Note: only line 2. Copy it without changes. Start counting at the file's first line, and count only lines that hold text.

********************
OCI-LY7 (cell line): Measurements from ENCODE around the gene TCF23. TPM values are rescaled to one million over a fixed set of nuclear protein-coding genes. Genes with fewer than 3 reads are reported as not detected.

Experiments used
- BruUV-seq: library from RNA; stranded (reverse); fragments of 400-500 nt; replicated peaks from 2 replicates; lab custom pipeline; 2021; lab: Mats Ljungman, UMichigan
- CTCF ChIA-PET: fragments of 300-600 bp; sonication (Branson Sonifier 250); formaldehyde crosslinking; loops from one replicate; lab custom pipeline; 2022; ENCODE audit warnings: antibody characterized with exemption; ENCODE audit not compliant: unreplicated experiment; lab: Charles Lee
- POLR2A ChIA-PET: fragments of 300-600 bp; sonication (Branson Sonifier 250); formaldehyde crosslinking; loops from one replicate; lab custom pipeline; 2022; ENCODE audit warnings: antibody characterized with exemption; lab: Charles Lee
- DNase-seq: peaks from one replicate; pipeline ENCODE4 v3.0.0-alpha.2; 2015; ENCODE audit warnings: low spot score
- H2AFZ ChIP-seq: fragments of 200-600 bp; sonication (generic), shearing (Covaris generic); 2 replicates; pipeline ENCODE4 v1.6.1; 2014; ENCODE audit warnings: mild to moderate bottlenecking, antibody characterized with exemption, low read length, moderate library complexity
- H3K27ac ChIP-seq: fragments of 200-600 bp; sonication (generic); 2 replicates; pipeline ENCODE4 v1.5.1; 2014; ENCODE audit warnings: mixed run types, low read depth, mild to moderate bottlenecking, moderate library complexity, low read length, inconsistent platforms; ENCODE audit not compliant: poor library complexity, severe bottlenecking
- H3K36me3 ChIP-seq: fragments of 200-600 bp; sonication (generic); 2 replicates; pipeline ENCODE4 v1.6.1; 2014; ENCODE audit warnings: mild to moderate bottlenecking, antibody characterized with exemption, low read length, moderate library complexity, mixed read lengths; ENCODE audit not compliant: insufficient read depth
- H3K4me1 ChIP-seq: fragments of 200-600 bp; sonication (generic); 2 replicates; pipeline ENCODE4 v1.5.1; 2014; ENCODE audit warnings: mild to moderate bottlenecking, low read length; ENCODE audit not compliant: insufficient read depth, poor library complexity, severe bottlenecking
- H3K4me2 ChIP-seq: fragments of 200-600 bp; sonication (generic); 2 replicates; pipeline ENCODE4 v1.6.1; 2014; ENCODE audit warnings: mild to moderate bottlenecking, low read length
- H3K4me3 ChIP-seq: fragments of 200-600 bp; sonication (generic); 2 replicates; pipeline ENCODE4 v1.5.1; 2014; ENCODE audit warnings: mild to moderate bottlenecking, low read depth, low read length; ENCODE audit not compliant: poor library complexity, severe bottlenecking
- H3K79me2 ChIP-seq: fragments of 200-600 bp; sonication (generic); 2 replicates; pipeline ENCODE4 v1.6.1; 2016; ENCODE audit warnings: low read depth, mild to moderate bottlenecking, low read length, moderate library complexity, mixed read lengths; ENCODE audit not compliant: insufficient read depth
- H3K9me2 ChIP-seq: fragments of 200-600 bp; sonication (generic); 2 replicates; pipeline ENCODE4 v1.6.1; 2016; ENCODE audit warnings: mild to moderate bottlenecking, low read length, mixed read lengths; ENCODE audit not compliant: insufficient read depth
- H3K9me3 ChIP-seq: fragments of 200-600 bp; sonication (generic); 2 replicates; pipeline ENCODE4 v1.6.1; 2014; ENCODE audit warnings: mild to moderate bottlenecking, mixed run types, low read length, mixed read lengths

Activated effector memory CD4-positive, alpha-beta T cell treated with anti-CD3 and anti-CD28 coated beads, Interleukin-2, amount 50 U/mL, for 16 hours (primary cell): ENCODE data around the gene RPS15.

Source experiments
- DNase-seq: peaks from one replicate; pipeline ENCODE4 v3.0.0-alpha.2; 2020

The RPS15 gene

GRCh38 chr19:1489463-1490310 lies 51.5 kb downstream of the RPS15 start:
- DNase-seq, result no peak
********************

Experiments used